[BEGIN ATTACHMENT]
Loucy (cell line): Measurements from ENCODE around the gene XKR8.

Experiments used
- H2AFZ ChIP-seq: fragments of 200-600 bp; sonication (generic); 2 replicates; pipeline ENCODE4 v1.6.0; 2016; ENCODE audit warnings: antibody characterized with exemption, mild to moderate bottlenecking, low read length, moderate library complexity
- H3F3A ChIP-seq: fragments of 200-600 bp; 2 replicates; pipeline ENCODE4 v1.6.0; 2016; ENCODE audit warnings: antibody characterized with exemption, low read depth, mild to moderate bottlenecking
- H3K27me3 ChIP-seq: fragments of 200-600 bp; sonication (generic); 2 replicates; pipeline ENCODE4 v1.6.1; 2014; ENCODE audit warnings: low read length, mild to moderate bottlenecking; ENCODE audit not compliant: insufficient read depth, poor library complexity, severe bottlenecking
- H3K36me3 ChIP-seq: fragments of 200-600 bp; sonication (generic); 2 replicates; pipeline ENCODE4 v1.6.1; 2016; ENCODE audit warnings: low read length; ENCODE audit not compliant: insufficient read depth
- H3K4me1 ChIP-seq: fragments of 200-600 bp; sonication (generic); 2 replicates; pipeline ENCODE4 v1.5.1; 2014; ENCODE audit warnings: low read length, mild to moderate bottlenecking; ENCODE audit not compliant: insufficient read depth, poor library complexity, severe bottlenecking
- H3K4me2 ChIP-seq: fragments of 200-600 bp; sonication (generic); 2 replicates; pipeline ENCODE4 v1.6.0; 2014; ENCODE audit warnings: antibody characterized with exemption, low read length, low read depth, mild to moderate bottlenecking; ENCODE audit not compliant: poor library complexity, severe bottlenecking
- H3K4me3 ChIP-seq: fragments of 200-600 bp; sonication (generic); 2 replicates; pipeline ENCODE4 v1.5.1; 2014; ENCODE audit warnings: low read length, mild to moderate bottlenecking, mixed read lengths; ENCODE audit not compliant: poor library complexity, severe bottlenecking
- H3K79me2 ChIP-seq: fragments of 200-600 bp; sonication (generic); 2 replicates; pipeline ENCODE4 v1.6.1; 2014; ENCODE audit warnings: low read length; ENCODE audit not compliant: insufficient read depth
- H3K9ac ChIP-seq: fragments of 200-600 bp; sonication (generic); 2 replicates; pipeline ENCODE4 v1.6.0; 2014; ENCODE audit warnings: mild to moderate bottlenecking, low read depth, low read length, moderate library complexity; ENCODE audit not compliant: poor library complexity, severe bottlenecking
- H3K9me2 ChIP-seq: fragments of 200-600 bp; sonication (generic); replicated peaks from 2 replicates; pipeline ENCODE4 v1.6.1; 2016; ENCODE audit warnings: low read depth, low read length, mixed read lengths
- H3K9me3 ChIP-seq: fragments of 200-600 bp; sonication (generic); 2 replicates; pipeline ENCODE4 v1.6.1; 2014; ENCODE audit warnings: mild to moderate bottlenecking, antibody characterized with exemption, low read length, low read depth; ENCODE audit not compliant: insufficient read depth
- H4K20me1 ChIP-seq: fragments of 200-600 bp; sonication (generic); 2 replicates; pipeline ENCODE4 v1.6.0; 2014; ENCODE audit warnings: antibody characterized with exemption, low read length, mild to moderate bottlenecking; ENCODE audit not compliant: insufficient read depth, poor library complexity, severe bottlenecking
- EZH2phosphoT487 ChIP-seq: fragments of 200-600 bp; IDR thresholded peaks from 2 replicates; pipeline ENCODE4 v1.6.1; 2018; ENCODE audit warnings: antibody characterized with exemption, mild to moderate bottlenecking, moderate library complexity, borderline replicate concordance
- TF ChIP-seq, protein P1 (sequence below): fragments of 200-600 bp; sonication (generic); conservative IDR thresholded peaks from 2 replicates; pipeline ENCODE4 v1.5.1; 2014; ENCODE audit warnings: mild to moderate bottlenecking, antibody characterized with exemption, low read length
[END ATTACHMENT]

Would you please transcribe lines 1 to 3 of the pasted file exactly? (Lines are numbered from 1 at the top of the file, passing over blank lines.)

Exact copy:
Loucy (cell line): Measurements from ENCODE around the gene XKR8.

Experiments used
- H2AFZ ChIP-seq: fragments of 200-600 bp; sonication (generic); 2 replicates; pipeline ENCODE4 v1.6.0; 2016; ENCODE audit warnings: antibody characterized with exemption, mild to moderate bottlenecking, low read length, moderate library complexity